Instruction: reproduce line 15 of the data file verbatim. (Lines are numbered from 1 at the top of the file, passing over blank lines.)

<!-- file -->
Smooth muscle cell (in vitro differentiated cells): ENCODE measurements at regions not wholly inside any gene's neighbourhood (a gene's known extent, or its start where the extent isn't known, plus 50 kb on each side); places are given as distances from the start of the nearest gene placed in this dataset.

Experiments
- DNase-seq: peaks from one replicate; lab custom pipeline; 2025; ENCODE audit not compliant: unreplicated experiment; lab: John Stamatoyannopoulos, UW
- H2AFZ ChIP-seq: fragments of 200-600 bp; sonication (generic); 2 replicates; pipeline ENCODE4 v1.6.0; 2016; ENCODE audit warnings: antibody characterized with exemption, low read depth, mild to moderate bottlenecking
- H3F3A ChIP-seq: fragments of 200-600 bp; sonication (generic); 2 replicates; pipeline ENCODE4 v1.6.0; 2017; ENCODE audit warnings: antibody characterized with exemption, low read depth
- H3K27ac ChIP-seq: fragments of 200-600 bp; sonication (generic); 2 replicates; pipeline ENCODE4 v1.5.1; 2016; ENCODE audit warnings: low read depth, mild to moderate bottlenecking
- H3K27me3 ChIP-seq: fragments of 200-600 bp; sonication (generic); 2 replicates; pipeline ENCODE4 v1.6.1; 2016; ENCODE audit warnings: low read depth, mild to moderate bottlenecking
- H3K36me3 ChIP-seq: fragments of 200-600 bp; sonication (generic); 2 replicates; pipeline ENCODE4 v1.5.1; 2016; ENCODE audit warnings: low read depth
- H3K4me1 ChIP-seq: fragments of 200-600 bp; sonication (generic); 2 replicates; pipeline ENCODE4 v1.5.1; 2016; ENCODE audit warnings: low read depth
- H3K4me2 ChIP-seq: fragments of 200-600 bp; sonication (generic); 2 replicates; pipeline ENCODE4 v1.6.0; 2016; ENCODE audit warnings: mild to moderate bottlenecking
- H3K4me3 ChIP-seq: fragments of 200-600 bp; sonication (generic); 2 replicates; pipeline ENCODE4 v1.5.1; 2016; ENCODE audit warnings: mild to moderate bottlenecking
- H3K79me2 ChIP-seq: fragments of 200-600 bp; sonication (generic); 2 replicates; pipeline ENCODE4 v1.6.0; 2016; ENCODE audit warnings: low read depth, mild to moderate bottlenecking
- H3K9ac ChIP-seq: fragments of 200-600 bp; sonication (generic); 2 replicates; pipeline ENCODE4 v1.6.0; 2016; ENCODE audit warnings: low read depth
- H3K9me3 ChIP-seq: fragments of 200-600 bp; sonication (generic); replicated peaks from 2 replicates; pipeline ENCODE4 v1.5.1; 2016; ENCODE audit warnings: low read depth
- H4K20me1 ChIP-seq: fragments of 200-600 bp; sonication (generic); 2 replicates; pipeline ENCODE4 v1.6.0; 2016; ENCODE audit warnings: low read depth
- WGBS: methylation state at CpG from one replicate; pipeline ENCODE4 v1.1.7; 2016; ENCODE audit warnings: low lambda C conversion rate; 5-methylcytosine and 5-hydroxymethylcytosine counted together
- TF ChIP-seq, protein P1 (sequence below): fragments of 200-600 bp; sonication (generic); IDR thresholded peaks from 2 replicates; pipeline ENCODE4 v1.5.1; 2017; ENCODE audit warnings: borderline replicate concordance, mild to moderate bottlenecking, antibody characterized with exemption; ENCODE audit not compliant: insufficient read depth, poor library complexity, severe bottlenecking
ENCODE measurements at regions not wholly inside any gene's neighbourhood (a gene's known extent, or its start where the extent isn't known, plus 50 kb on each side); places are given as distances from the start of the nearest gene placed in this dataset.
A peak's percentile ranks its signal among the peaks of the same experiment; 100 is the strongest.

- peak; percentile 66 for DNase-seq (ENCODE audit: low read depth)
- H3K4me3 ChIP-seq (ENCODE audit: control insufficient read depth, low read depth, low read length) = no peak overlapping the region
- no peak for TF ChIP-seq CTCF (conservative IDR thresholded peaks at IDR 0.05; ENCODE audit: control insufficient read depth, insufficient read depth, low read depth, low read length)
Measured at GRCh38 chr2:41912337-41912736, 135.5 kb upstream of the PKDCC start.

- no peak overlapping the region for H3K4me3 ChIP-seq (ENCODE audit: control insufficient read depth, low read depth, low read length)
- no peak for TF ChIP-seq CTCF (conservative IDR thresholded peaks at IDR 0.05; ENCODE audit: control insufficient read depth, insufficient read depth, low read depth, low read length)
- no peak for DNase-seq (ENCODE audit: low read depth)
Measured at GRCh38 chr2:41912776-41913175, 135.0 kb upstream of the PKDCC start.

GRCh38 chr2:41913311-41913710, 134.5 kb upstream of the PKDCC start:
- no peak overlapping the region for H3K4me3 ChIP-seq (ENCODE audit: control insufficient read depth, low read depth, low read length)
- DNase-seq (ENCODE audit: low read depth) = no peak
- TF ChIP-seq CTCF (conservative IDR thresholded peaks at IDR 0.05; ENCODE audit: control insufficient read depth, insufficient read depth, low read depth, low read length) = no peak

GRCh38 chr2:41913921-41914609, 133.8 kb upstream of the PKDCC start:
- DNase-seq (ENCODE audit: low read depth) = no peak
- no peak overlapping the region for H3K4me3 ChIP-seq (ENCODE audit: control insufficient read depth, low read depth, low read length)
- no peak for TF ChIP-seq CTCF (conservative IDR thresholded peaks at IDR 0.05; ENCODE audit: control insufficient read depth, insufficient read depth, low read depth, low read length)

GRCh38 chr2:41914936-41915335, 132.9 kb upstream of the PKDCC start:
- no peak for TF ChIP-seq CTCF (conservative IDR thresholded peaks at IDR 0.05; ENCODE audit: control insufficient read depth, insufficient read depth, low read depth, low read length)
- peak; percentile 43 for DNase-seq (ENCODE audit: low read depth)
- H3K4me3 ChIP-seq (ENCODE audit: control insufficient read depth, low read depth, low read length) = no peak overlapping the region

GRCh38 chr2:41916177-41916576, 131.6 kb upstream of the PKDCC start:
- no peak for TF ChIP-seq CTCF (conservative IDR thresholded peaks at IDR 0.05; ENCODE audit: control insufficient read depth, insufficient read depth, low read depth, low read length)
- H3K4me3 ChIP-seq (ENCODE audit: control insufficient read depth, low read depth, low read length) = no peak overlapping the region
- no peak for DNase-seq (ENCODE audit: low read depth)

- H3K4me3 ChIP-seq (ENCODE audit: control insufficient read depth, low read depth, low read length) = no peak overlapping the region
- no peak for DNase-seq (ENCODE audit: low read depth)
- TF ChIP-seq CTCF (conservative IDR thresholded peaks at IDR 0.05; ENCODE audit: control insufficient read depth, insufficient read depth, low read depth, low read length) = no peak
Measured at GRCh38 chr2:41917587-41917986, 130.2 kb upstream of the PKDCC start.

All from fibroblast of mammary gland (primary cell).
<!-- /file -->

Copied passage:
- H4K20me1 ChIP-seq: fragments of 200-600 bp; sonication (generic); 2 replicates; pipeline ENCODE4 v1.6.0; 2016; ENCODE audit warnings: low read depth